Stocks closed out the first half of the year with double-digit percentage gains, powered by an economic recovery that many investors believe is still gathering pace.
The S&P 500 is up 14% this year, closing June at a record, while the Dow Jones Industrial Average has climbed 13%. This quarter will mark both indexes’ fifth consecutive quarter of gains, their longest such streak since a nine-quarter stretch that lasted through 2017.
The mood should be ebullient. Data on everything from hiring to consumer spending to small business-owners’ confidence have bounced back and stayed above their pandemic lows.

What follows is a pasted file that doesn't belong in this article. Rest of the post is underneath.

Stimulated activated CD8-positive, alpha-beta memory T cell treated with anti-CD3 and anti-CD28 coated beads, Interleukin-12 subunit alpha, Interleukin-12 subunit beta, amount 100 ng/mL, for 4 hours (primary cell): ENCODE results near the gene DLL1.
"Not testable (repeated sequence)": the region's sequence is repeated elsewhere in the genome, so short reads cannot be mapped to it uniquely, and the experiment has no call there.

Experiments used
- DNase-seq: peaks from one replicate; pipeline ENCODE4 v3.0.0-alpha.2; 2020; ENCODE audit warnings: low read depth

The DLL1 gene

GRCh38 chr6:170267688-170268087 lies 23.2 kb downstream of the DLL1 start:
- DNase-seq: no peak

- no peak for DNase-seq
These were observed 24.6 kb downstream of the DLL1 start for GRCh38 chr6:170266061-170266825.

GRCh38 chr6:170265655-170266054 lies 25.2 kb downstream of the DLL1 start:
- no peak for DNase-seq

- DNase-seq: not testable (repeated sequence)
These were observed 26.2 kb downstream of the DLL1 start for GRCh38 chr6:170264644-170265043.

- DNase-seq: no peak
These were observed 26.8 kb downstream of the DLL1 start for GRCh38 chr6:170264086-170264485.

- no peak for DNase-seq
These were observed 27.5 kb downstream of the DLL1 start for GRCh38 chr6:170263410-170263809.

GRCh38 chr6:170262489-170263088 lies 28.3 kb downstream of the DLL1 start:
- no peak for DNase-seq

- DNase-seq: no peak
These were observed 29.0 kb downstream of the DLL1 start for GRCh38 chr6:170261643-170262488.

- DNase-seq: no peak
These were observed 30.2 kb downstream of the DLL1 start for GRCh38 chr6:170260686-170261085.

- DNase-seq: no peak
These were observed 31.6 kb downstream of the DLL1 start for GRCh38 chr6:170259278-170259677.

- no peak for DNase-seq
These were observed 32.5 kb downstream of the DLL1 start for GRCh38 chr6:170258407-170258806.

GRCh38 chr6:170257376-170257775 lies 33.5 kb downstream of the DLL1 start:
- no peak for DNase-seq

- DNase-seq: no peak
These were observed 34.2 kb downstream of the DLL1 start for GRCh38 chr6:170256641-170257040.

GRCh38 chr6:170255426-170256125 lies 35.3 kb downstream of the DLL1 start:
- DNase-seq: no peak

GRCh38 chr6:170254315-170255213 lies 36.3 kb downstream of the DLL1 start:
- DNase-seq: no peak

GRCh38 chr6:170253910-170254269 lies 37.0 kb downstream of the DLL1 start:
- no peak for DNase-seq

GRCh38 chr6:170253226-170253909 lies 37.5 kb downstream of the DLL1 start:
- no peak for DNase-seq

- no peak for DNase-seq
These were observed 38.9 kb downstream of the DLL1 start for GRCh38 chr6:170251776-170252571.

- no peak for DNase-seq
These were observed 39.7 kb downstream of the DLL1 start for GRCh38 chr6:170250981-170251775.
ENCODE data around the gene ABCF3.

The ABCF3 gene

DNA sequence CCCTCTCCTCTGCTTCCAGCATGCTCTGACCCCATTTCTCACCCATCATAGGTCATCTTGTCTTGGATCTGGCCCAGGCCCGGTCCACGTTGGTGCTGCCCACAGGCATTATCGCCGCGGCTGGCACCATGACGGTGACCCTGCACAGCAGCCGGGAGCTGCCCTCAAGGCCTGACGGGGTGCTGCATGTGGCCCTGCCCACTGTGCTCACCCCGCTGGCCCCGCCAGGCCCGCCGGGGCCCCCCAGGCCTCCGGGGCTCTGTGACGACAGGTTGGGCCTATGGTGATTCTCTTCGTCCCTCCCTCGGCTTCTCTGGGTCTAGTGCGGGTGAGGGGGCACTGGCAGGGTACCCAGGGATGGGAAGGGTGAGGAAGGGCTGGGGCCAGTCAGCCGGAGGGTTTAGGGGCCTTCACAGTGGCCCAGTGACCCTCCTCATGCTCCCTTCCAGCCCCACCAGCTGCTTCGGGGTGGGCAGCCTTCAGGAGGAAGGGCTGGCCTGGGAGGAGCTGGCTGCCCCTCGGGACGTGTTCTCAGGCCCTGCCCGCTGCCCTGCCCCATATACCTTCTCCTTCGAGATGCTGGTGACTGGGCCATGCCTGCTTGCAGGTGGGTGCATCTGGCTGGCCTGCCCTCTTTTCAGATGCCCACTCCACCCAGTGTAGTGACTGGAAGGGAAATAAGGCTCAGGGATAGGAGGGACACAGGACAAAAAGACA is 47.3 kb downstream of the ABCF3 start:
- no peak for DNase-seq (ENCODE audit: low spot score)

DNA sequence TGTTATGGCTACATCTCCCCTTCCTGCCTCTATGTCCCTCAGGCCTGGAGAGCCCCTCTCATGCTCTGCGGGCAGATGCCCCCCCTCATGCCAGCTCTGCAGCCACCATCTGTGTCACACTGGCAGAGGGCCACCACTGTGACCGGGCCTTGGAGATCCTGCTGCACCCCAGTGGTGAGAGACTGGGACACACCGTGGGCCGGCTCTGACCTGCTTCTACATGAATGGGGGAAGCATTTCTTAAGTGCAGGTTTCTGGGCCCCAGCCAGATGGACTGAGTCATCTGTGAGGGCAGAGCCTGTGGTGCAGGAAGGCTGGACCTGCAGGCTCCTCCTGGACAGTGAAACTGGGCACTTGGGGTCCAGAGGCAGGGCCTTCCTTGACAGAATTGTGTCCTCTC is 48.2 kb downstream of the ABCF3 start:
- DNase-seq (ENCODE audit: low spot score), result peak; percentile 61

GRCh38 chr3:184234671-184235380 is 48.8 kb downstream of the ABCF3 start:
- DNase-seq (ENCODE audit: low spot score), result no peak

Yet, for many money managers, the past few months have felt like anything but a straightforward win. After a 12-month period in which it seemed stocks could do nothing but go up, many say the outlook is growing increasingly opaque.
These days, “nothing really gets killed, but nothing really does that great,” said Andrew Slimmon, a managing director at Morgan Stanley Investment Management. “There’s no definable trend, [and] there’s little agreement in the market.”
Originally Appeared Here